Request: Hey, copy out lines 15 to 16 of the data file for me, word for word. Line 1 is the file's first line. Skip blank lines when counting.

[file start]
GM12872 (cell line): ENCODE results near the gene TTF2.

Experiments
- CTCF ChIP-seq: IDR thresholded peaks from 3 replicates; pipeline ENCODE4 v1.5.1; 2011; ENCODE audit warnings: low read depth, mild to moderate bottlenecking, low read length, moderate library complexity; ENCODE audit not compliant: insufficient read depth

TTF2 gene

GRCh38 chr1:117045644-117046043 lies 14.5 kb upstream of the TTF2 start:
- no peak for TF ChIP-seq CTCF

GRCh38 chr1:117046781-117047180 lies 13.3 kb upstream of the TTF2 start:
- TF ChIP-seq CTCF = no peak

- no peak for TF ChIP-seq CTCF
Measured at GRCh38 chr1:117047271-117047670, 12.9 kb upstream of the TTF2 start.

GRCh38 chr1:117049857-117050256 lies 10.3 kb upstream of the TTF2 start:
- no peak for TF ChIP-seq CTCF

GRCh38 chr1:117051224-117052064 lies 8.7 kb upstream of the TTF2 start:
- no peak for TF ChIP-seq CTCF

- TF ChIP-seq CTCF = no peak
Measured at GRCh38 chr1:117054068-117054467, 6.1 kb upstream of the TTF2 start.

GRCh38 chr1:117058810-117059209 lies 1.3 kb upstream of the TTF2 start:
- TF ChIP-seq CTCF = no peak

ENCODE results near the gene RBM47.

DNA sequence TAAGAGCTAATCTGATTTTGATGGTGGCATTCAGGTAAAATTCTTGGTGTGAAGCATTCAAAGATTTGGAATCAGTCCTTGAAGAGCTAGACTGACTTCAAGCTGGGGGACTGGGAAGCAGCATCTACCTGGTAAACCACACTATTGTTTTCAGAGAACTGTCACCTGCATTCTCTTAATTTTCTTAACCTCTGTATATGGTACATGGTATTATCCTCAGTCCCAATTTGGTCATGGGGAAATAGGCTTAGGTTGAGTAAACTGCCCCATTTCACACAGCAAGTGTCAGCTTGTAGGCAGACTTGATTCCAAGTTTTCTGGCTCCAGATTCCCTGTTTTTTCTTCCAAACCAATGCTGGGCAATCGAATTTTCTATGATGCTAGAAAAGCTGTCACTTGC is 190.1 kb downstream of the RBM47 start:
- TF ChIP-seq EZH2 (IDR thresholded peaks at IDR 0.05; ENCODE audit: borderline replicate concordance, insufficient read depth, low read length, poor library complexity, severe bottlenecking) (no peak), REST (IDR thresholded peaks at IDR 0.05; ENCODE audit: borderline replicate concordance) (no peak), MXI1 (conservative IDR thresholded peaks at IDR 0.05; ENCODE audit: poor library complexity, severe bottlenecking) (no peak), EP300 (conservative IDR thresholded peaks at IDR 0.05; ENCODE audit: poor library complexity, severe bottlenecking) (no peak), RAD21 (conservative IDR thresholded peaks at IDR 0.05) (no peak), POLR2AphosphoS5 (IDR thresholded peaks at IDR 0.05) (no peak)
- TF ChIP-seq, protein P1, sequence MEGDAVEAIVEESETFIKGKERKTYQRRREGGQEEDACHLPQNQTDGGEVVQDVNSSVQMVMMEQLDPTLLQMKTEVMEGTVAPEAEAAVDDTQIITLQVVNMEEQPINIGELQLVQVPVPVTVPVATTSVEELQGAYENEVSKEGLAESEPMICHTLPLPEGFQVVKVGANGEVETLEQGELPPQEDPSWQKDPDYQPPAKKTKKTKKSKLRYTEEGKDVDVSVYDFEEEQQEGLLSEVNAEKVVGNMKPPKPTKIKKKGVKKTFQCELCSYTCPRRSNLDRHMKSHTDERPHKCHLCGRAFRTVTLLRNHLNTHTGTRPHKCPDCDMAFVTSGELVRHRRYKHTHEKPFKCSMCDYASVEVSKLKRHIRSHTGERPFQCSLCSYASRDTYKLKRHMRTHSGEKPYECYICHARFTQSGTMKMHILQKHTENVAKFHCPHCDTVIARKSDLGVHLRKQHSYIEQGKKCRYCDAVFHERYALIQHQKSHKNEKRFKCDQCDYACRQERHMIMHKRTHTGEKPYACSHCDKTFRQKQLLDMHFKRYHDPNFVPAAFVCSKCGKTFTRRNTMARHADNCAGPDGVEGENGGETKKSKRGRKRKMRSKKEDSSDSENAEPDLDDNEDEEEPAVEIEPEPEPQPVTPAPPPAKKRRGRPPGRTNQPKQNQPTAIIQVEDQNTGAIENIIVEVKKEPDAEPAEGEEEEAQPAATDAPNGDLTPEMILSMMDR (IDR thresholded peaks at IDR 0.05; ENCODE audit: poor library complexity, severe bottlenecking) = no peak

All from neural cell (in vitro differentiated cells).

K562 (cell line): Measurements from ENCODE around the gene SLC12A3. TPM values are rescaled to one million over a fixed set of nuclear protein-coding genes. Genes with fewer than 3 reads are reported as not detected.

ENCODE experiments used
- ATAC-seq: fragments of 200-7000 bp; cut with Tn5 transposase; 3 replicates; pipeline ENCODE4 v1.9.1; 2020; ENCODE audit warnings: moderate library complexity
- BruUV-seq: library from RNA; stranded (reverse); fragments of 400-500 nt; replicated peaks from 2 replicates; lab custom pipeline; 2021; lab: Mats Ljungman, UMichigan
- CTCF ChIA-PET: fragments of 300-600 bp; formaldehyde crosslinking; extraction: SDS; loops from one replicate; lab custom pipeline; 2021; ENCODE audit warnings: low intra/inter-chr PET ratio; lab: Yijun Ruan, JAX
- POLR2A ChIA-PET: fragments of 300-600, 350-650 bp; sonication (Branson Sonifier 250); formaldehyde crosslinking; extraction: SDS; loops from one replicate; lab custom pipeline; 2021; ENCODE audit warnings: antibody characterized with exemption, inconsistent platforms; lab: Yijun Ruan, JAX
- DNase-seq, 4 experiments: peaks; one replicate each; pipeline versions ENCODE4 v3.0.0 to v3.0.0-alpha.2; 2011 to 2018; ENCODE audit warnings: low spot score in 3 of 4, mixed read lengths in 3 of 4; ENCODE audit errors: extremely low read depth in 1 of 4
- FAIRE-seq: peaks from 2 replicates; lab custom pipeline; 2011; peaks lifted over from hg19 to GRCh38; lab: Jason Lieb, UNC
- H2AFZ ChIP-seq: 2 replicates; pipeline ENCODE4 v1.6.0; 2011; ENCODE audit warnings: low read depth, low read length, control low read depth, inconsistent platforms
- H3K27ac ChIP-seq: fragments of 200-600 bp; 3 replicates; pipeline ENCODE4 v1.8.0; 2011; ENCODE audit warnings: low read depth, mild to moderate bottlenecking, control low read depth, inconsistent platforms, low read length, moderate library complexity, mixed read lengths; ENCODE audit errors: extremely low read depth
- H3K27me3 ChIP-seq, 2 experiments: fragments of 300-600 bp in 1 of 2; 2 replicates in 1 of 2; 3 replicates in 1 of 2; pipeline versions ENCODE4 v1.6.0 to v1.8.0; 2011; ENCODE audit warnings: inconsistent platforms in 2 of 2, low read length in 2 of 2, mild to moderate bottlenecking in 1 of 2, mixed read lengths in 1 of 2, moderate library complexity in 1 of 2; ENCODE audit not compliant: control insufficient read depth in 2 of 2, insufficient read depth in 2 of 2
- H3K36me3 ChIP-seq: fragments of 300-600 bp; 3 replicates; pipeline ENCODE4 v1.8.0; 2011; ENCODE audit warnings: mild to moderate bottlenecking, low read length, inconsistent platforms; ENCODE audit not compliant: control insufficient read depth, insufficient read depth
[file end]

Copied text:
- TF ChIP-seq CTCF = no peak
Measured at GRCh38 chr1:117054068-117054467, 6.1 kb upstream of the TTF2 start.